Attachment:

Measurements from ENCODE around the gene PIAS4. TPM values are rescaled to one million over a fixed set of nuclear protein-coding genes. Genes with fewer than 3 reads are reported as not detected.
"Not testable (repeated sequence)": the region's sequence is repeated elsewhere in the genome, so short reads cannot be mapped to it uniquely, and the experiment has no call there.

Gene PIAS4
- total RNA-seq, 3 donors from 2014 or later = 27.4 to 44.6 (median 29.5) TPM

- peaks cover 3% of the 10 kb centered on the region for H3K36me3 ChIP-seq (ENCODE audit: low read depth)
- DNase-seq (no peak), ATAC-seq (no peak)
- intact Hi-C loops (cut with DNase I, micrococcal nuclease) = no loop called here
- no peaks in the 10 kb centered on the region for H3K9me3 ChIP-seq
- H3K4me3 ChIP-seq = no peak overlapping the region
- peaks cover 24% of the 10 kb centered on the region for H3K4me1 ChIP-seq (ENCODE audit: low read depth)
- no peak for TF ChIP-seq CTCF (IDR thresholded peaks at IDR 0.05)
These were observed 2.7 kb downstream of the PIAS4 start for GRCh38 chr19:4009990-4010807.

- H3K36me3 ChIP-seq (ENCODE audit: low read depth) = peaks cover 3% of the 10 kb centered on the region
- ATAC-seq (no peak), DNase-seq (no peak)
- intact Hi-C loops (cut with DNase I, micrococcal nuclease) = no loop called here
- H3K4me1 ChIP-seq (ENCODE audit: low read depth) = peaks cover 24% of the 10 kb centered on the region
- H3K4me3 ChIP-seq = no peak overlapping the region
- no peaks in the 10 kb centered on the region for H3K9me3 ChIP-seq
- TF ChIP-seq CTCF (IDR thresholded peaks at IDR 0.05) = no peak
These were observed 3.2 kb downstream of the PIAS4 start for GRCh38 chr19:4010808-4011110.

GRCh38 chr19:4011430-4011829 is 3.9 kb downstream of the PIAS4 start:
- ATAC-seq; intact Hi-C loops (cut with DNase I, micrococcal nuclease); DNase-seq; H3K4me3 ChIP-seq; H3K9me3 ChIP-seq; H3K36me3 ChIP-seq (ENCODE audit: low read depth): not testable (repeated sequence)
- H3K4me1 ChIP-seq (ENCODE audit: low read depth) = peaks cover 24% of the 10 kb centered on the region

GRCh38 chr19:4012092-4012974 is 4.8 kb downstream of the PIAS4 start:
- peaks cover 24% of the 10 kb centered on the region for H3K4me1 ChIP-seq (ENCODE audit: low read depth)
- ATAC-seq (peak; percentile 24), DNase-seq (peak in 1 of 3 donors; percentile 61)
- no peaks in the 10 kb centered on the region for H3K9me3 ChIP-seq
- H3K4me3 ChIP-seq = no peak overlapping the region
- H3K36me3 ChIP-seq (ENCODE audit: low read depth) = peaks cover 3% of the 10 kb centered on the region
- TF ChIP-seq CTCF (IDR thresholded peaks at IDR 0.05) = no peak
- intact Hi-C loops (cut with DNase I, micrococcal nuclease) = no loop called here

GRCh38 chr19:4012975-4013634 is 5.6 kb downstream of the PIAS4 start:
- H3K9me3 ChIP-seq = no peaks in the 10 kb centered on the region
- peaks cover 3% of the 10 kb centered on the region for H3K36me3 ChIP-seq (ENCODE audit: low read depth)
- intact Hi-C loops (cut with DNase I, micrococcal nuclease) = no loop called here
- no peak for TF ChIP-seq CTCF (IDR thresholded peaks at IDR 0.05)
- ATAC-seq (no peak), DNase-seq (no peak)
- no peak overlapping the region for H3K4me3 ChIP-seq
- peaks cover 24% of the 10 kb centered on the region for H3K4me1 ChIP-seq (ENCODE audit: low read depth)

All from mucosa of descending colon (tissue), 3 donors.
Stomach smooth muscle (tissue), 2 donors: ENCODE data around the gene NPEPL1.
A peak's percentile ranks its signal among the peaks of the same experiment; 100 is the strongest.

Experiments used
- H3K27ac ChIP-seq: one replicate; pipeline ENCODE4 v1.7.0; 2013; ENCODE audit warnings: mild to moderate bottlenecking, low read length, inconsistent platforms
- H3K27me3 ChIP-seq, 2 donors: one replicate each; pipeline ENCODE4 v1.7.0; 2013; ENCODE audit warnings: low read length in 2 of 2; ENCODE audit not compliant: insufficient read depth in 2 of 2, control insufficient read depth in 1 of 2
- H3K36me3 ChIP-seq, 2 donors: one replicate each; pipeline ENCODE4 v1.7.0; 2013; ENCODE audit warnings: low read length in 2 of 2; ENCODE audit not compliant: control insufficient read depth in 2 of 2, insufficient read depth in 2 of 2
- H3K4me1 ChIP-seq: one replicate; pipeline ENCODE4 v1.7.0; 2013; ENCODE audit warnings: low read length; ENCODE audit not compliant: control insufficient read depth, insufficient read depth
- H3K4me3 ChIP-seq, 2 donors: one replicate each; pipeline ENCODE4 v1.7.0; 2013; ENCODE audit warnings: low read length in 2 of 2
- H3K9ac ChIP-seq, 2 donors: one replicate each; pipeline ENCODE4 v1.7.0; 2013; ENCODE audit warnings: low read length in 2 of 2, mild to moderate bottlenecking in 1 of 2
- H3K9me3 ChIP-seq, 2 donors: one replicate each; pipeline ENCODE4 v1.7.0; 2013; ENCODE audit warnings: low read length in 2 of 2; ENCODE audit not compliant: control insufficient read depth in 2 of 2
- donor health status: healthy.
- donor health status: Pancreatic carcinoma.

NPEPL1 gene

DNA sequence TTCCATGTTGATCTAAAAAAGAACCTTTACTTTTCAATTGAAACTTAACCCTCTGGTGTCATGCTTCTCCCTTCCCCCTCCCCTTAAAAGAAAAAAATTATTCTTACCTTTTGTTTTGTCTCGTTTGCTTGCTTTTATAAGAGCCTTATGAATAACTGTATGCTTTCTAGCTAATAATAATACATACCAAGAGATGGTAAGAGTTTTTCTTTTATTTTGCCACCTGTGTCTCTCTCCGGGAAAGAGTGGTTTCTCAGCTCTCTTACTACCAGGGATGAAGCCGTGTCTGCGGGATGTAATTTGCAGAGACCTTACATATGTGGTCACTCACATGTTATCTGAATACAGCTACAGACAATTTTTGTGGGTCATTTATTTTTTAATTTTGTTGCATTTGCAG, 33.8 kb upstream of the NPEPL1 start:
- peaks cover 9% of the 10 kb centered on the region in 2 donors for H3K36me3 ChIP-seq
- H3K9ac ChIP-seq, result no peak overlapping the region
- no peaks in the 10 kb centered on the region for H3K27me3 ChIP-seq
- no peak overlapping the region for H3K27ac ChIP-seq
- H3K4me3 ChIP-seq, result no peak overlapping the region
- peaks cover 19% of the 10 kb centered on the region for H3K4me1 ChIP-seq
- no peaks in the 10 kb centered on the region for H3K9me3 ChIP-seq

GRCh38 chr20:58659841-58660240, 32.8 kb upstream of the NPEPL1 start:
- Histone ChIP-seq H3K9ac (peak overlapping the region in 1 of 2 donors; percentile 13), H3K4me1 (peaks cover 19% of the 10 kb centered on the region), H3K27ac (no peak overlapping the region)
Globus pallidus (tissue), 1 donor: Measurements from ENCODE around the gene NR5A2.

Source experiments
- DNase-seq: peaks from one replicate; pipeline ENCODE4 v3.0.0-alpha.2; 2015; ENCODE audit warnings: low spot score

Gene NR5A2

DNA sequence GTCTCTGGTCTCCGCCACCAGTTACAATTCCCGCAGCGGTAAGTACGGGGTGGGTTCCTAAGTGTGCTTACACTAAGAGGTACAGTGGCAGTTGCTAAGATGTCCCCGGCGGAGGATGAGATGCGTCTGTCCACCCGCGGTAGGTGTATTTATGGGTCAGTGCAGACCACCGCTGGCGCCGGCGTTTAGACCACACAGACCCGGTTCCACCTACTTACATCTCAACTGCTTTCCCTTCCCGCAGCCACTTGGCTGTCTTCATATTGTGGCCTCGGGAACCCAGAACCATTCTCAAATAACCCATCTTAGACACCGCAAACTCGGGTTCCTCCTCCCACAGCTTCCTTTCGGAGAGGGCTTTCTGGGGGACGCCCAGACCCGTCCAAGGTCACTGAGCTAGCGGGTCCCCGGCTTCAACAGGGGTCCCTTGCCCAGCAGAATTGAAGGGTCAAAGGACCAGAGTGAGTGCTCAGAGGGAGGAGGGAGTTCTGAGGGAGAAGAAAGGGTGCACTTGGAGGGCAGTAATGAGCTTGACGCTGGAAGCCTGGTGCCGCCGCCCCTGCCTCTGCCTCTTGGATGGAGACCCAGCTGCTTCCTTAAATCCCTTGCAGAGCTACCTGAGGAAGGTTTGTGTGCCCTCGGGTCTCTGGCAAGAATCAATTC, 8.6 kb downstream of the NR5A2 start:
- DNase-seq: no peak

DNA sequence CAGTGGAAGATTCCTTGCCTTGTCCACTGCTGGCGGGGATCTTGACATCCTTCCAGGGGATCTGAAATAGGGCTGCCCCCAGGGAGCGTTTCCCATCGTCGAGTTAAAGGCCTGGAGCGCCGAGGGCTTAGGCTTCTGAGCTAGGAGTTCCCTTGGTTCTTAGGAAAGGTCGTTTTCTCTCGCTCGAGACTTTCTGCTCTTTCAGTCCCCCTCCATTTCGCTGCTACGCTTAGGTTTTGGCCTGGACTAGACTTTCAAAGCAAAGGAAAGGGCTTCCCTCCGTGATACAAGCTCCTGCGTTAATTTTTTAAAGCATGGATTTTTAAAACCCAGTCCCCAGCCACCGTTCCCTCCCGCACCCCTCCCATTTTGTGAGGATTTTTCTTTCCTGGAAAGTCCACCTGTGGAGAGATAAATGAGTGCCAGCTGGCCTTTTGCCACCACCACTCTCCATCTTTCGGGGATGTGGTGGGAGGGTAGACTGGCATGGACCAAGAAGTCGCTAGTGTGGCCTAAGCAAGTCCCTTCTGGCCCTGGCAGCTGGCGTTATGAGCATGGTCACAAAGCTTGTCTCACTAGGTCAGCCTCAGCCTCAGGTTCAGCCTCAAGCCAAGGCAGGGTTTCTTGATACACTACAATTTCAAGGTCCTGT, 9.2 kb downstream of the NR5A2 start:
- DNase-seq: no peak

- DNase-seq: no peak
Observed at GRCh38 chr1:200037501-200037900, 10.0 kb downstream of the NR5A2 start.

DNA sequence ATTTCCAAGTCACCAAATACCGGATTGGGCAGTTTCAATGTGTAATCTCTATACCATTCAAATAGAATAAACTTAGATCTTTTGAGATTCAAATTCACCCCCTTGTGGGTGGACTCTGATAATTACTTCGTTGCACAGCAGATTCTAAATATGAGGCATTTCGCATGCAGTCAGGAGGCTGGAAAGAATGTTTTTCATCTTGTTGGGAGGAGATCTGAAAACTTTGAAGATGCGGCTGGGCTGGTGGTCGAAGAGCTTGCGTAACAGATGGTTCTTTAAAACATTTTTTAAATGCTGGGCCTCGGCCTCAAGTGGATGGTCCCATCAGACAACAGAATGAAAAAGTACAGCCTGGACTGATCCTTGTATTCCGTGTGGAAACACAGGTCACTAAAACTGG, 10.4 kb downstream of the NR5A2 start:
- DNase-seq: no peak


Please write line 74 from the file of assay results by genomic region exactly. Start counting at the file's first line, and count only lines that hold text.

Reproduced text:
DNA sequence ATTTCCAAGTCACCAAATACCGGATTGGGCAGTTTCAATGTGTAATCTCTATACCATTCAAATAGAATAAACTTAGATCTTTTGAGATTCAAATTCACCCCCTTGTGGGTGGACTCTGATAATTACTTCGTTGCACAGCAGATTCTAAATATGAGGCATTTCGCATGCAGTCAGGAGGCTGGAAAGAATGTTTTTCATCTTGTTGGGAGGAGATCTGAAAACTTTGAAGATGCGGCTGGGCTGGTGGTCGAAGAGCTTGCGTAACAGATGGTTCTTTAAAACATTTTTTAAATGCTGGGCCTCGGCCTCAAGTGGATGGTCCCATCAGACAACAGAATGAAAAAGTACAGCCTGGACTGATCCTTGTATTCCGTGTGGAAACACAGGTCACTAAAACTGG, 10.4 kb downstream of the NR5A2 start: